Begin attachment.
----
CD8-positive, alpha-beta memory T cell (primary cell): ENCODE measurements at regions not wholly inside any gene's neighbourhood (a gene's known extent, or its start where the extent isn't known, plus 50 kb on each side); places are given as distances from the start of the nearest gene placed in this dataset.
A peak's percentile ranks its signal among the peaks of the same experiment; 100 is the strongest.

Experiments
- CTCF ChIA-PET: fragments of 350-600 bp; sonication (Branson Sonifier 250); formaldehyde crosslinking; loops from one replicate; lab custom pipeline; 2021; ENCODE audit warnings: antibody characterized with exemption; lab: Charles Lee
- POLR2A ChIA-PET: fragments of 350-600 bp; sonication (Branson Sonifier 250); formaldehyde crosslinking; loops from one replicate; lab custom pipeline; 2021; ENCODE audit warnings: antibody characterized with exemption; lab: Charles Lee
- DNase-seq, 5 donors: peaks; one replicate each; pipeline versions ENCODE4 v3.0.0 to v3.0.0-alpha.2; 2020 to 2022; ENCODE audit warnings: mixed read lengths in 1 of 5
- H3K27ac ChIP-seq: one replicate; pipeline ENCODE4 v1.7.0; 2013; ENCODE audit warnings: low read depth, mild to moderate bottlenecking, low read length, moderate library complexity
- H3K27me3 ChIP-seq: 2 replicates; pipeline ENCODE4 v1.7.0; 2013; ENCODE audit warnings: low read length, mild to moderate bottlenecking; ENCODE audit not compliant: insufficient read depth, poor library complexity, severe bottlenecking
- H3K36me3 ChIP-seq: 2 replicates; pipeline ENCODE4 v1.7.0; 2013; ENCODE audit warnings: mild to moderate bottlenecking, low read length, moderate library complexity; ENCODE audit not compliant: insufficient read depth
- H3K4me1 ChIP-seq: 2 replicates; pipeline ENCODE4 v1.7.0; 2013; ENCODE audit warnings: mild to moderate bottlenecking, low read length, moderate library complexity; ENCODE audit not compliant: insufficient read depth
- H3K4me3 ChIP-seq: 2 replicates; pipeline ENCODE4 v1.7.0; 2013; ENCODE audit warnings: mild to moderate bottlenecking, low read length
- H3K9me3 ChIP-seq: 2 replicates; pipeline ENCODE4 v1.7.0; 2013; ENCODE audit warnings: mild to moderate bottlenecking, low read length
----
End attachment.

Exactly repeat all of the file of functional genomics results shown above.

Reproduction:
CD8-positive, alpha-beta memory T cell (primary cell): ENCODE measurements at regions not wholly inside any gene's neighbourhood (a gene's known extent, or its start where the extent isn't known, plus 50 kb on each side); places are given as distances from the start of the nearest gene placed in this dataset.
A peak's percentile ranks its signal among the peaks of the same experiment; 100 is the strongest.

Experiments
- CTCF ChIA-PET: fragments of 350-600 bp; sonication (Branson Sonifier 250); formaldehyde crosslinking; loops from one replicate; lab custom pipeline; 2021; ENCODE audit warnings: antibody characterized with exemption; lab: Charles Lee
- POLR2A ChIA-PET: fragments of 350-600 bp; sonication (Branson Sonifier 250); formaldehyde crosslinking; loops from one replicate; lab custom pipeline; 2021; ENCODE audit warnings: antibody characterized with exemption; lab: Charles Lee
- DNase-seq, 5 donors: peaks; one replicate each; pipeline versions ENCODE4 v3.0.0 to v3.0.0-alpha.2; 2020 to 2022; ENCODE audit warnings: mixed read lengths in 1 of 5
- H3K27ac ChIP-seq: one replicate; pipeline ENCODE4 v1.7.0; 2013; ENCODE audit warnings: low read depth, mild to moderate bottlenecking, low read length, moderate library complexity
- H3K27me3 ChIP-seq: 2 replicates; pipeline ENCODE4 v1.7.0; 2013; ENCODE audit warnings: low read length, mild to moderate bottlenecking; ENCODE audit not compliant: insufficient read depth, poor library complexity, severe bottlenecking
- H3K36me3 ChIP-seq: 2 replicates; pipeline ENCODE4 v1.7.0; 2013; ENCODE audit warnings: mild to moderate bottlenecking, low read length, moderate library complexity; ENCODE audit not compliant: insufficient read depth
- H3K4me1 ChIP-seq: 2 replicates; pipeline ENCODE4 v1.7.0; 2013; ENCODE audit warnings: mild to moderate bottlenecking, low read length, moderate library complexity; ENCODE audit not compliant: insufficient read depth
- H3K4me3 ChIP-seq: 2 replicates; pipeline ENCODE4 v1.7.0; 2013; ENCODE audit warnings: mild to moderate bottlenecking, low read length
- H3K9me3 ChIP-seq: 2 replicates; pipeline ENCODE4 v1.7.0; 2013; ENCODE audit warnings: mild to moderate bottlenecking, low read length